CTC welcomes 'London-centric' bike-rail hubs
Cycle rail link improvement likely to centre around the capital

The CTC has given its backing to Transport Secretary Lord Adonis’s plan to create ‘cycling hubs’ at 10 major UK railway stations.

As we reported yesterday, £5 million has been earmarked for the scheme after Adonis visited cycle/rail hubs in Holland and later cycled round London to see for himself the woeful state of bike storage facilities at major stations.

In an interview with road.cc, Chris Peck, the CTC’s Policy Coordinator, said that while the full details of the scheme have yet to be worked out, it would make a “huge difference”, particularly on certain cycling routes in London where 10 – 15 per cent of those using the routes have started from mainline railways stations.

“I get the feeling that although ten mainline stations will be involved, the scheme is likely to be quite London-centric to begin with, because it’s centred on Network Rail-operated stations and most of these are in London,” he said.

“Also, London that has more commuters by bike and therefore badly needs the facilities. Cycle parking is limited at stations in Manchester and Leeds, but there aren’t as many commuting cyclists. Some 2,500 cyclists use Waterloo Station every day and they’re competing for just 200 cycle parking spaces.”

However, Mr Peck predicted that out of London, Leeds station was highly likely to be a beneficiary of the scheme. As we reported last month, Leeds CyclePoint, the first such rail/cycle hub, is already on its way independently of the ministerial initiative.

Chris Peck praised Lord Adonis for literally getting on his bike and finding out for himself the state of London’s cycle storage facilities. “I think it’s a pretty amazing thing to do,” he said. “This and his visit to the Netherlands to see what they have there means he has taken it very seriously. This kind of hands-on approach isn’t something you usually expect from ministers.”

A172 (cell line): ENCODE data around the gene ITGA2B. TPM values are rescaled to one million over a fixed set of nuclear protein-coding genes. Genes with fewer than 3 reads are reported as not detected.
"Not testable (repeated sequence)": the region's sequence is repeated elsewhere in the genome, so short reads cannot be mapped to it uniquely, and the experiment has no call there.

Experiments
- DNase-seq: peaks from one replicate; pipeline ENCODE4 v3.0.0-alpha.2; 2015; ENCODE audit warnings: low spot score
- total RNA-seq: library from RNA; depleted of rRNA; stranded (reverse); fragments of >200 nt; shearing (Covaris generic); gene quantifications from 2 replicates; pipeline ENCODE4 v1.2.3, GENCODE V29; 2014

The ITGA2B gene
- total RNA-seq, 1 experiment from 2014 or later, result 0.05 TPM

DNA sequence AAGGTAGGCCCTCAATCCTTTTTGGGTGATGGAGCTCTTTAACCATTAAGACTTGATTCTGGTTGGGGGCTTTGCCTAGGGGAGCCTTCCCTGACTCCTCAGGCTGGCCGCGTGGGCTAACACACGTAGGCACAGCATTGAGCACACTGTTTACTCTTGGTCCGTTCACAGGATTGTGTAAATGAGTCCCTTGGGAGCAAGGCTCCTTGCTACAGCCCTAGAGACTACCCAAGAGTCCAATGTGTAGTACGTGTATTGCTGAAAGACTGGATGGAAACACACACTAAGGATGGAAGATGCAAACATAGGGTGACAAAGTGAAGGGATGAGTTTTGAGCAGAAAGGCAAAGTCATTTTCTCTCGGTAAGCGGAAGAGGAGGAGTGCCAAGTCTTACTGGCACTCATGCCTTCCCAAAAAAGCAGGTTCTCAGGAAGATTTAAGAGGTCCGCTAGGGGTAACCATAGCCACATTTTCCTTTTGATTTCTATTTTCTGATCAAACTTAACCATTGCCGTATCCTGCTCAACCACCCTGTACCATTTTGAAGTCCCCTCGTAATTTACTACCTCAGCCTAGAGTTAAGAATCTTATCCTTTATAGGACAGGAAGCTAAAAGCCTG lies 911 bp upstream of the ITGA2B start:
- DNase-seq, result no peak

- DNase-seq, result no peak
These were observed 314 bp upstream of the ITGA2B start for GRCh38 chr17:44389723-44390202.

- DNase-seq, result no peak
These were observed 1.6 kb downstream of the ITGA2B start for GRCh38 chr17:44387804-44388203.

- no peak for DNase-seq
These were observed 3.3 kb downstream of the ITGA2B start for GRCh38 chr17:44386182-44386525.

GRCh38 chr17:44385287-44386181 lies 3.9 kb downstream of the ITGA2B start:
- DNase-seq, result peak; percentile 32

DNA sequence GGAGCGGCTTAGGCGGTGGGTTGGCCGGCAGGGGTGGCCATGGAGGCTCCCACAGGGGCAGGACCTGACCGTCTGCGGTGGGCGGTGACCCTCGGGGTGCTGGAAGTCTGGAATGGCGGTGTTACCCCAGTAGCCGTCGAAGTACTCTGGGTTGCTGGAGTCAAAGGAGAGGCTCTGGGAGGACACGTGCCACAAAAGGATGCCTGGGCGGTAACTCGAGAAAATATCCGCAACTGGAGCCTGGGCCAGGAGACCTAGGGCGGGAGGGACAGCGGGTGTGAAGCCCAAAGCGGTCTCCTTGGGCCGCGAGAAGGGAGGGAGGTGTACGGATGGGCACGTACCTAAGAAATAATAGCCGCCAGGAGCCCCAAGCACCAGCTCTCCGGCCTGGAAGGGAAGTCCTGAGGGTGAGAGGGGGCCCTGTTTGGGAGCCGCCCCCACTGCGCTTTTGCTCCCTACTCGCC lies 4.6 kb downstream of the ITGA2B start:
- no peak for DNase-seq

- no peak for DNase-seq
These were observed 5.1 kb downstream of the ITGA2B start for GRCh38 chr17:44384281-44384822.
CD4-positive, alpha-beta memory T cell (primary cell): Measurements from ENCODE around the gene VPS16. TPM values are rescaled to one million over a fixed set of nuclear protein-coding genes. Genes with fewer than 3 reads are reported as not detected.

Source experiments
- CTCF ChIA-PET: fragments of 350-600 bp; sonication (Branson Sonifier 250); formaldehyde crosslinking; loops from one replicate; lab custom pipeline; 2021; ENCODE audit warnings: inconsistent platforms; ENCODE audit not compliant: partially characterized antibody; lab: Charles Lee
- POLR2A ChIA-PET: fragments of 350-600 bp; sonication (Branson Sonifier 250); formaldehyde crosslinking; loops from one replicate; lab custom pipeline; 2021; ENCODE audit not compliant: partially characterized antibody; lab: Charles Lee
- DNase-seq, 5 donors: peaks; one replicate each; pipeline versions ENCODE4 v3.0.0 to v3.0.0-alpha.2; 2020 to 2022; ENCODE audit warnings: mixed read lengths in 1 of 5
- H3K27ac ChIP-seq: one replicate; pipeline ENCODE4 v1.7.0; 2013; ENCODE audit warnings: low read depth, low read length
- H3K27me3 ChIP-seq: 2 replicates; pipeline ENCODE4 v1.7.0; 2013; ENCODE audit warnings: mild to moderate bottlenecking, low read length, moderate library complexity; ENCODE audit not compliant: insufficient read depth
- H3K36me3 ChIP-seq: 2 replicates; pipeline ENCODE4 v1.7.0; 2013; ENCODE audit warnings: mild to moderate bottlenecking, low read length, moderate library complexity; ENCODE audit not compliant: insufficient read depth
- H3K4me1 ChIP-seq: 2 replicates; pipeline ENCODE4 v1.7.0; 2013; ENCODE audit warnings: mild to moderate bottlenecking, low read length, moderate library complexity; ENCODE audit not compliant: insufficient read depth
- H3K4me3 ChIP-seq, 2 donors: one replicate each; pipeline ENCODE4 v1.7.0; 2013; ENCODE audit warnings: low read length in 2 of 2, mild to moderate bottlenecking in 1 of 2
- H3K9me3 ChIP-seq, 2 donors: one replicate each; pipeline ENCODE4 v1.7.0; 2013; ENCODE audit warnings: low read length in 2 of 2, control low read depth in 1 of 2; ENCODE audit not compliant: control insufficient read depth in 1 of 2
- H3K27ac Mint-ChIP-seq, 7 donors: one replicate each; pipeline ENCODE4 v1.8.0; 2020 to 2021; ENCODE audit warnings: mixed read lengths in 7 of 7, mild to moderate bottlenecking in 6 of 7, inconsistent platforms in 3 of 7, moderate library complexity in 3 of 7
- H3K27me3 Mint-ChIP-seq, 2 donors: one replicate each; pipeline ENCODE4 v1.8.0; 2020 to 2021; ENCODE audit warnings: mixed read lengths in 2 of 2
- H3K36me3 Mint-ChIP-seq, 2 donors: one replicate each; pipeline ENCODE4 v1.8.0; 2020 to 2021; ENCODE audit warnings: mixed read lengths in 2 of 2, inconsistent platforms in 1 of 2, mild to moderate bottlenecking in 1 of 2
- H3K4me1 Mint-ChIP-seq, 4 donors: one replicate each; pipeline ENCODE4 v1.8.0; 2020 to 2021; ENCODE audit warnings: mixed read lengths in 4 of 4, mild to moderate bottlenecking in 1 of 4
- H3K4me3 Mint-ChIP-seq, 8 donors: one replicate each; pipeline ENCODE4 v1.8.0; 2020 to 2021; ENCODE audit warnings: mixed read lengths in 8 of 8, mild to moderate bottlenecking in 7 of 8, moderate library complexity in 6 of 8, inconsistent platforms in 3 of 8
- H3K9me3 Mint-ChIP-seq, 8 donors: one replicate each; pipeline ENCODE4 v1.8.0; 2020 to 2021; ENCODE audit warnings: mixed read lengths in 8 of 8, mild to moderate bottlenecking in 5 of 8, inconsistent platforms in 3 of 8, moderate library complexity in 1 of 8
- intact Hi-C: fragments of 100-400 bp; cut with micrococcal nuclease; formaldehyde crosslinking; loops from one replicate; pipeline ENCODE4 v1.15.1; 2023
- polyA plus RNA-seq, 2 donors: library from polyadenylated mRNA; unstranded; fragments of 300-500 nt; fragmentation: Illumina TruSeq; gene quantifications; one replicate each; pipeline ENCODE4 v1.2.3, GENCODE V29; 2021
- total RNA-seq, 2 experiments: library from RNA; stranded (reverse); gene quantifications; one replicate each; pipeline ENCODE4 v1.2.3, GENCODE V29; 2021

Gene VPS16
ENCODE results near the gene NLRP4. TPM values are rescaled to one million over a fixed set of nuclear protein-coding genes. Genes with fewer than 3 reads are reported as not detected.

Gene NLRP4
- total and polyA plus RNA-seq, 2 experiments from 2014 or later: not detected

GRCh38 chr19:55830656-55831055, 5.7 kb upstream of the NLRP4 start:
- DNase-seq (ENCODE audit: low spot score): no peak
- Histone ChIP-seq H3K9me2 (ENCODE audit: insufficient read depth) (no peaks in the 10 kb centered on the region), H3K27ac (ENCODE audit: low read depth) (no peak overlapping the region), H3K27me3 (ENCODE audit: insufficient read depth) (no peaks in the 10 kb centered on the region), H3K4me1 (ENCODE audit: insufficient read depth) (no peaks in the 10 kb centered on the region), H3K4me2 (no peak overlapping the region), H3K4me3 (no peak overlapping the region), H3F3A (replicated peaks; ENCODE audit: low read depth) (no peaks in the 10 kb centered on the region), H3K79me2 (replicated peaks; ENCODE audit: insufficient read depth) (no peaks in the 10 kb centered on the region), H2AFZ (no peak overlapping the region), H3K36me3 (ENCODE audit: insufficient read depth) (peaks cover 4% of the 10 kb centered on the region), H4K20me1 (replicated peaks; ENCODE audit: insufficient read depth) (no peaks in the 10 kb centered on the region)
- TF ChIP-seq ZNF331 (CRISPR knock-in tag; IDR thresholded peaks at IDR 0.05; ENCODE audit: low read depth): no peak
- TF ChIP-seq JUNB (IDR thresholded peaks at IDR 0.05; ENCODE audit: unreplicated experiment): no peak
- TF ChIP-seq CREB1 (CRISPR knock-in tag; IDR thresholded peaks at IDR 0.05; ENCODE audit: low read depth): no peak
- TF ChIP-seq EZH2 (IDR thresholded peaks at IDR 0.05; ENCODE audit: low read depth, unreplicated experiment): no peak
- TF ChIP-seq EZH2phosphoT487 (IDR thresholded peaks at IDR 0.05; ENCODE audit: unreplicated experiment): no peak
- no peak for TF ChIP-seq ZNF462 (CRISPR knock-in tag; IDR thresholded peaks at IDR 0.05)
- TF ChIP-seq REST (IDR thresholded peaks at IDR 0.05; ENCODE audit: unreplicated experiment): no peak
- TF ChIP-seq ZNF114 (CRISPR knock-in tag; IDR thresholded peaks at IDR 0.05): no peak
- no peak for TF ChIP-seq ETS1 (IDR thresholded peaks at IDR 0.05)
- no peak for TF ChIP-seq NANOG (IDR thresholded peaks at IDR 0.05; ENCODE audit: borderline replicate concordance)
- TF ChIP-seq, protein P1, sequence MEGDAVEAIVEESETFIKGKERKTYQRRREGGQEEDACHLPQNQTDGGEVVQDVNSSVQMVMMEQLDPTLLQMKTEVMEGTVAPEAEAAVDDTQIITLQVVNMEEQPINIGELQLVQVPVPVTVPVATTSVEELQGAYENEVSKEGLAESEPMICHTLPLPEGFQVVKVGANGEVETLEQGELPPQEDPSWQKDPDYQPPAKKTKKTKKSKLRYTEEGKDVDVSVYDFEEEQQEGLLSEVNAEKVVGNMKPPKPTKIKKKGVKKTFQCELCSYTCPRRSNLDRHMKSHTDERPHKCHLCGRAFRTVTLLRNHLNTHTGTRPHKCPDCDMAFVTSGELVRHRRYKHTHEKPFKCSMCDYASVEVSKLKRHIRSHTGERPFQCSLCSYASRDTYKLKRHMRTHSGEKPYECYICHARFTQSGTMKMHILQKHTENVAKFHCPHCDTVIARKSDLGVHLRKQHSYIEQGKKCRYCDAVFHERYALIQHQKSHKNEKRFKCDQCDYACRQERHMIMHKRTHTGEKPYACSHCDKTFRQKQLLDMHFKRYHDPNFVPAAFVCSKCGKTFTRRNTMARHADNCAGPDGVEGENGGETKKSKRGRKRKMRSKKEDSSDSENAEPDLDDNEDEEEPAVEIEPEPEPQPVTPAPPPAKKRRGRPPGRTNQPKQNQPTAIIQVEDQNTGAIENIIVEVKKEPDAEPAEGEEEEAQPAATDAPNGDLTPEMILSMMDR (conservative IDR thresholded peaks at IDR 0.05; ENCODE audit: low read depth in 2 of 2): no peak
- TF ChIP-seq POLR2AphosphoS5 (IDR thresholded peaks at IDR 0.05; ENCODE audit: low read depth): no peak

However, Mr Peck questioned whether £5 million would be enough to enable Network Rail to give full priority to the idea. “If we look at what happens abroad, particularly in the Netherlands, we see that cycling hubs are integral parts of railway stations, and not pushed to one side and poorly marked, like we find at some places over here. I do get the feeling that we might see a lot of retro-fitting of cycle parking rather than more money spent over a long period of time on integrated facilities.”

In a speech to launch the initiative, Lord Adonis said: “I think we can do a lot better,” he said. “There is a big job to be done but I am determined to see improvements in the facilities at our stations.

"I want to see every major station also serve as a cycling hub, as is the case in Holland," he added. "Cycling in Holland is not in the genes, it's in the facilities that are available."

A survey to be carried out as soon as possible will decide which stations are to be used for the cycling trials.